Terry, Luther L. (Luther Leonidas), 1911-1985

Luther Leonidas Terry was born on September 15, 1911 in Red Level, Alabama. He earned a B.S. degree at Birmingham Southern University in 1931, followed by an M.D. degree at Tulane University in 1935. In 1942, Terry joined the staff of the Public Health Service Hospital in Baltimore, becoming Chief of Medical Services there the following year. His interest in cardiovascular research led him to accept the position of chief of General Medicine and Experimental Therapeutics at the National Heart Institute in Bethesda in 1950, at first on a part-time basis while continuing his work at the Baltimore hospital. When the National Institutes of Health's Clinical Center opened in 1953, Terry's Heart Institute program was moved to the new facility and he devoted his full time to the job. He also served as the first chairman of the Medical Board of the Clinical Center (1953-1955) and was concurrently instructor and then assistant professor at the Johns Hopkins University School of Medicine from 1944 to 1961. In 1958, Terry became the assistant director of the National Heart Institute. He came to public prominence when President Kennedy selected him as Surgeon General of the Public Health Service, effective March 2, 1961. Terry established the Surgeon General's Advisory Committee on Smoking and Health, which he chaired, to produce a similar report for this country. Smoking and Health: Report of the Advisory Committee to the Surgeon General of the United States, released on January 11, 1964, concluded that lung cancer and chronic bronchitis are causally related to cigarette smoking.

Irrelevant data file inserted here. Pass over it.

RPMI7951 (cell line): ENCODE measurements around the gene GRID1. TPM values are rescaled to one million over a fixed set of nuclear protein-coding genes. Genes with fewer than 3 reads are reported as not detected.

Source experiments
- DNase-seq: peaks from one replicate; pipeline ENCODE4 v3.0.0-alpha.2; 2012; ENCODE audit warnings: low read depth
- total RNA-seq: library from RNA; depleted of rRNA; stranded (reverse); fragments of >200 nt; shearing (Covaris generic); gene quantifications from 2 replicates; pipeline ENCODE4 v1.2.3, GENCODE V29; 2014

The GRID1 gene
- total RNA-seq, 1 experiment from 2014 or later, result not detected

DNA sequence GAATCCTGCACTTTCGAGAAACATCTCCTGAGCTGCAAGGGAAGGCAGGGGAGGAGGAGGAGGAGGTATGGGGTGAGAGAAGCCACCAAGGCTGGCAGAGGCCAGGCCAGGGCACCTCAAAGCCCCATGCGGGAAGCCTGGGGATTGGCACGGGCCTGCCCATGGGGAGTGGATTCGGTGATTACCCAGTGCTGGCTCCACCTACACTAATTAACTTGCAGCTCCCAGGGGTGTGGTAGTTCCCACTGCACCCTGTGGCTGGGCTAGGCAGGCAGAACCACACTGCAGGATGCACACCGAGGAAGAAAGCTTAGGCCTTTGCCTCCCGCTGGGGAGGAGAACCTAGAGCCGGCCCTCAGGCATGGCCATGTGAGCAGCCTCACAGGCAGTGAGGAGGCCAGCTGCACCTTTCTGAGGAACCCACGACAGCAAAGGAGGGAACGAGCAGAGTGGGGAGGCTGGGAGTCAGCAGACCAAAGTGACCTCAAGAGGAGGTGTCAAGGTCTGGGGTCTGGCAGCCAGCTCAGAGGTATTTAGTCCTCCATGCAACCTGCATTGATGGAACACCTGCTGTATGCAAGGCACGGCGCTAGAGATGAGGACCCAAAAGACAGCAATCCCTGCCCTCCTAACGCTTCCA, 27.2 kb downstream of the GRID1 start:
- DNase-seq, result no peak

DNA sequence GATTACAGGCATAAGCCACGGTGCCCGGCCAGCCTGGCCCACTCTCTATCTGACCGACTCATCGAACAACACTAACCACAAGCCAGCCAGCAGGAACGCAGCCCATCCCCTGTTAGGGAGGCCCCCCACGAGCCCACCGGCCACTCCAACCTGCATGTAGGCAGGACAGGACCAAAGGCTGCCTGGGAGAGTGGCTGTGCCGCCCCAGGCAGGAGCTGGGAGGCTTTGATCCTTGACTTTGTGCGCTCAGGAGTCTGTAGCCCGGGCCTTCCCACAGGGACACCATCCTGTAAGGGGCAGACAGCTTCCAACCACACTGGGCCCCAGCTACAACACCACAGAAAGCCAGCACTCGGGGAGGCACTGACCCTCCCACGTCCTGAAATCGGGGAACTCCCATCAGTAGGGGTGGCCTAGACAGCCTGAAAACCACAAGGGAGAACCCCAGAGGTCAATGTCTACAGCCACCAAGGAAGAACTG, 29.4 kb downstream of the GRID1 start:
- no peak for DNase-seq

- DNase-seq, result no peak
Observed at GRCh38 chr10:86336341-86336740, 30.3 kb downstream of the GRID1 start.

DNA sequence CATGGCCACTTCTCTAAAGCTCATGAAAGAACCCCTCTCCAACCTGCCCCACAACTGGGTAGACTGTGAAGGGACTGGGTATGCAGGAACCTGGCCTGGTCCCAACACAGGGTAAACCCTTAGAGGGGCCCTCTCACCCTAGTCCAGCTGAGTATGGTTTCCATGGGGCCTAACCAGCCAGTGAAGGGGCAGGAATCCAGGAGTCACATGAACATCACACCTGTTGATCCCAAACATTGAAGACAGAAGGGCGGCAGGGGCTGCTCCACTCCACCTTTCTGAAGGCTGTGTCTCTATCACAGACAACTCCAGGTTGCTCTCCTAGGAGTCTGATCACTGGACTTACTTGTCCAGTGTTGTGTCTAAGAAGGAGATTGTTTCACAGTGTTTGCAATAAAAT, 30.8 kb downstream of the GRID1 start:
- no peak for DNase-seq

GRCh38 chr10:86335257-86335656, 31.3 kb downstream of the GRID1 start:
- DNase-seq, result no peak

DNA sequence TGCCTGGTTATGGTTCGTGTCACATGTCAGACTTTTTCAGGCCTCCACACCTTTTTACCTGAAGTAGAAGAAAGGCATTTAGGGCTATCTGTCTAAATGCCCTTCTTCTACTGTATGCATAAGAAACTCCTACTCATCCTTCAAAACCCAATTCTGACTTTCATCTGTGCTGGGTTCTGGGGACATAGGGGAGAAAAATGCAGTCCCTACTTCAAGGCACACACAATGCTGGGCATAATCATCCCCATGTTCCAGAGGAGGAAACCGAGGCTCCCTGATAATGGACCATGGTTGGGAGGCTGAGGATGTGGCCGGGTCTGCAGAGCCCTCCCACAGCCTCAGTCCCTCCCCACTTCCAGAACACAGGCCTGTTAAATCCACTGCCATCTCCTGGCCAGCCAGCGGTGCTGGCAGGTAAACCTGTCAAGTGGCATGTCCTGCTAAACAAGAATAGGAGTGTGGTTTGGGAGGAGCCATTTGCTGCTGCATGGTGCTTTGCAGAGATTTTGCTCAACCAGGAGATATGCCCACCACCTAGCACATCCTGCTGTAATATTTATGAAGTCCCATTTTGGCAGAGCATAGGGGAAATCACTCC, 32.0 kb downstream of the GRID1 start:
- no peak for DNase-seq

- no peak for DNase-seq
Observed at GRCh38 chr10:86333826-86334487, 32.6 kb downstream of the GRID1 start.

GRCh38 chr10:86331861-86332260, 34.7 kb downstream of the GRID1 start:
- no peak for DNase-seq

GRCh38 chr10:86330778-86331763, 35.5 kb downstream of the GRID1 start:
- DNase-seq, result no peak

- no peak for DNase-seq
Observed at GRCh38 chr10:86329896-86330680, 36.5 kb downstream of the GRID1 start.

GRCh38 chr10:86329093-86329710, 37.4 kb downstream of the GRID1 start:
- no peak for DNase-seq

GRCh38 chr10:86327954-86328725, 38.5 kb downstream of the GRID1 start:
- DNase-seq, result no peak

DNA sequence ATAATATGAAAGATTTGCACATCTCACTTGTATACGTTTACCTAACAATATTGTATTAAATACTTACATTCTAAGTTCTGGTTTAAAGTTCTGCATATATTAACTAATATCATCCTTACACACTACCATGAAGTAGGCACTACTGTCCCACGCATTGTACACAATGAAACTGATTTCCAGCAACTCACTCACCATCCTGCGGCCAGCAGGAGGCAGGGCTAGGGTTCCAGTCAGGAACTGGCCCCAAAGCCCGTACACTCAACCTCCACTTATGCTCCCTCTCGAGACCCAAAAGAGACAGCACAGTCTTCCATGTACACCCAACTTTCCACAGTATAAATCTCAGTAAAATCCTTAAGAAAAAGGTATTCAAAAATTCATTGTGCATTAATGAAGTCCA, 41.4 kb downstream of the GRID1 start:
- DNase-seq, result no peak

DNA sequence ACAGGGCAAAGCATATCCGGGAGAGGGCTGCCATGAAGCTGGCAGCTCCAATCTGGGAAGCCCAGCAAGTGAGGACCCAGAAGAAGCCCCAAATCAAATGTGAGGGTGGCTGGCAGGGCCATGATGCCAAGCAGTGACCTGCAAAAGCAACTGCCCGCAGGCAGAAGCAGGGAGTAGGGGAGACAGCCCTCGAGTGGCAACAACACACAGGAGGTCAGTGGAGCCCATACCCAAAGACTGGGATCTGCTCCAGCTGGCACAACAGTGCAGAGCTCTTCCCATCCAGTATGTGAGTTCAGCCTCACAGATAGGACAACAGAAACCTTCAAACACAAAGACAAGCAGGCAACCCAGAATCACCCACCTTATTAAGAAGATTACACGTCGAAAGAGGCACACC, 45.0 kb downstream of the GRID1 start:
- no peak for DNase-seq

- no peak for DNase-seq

From the description of Luther L. Terry papers, 1957-1995 (bulk 1965-1983). (National Library of Medicine). WorldCat record id: 50155537

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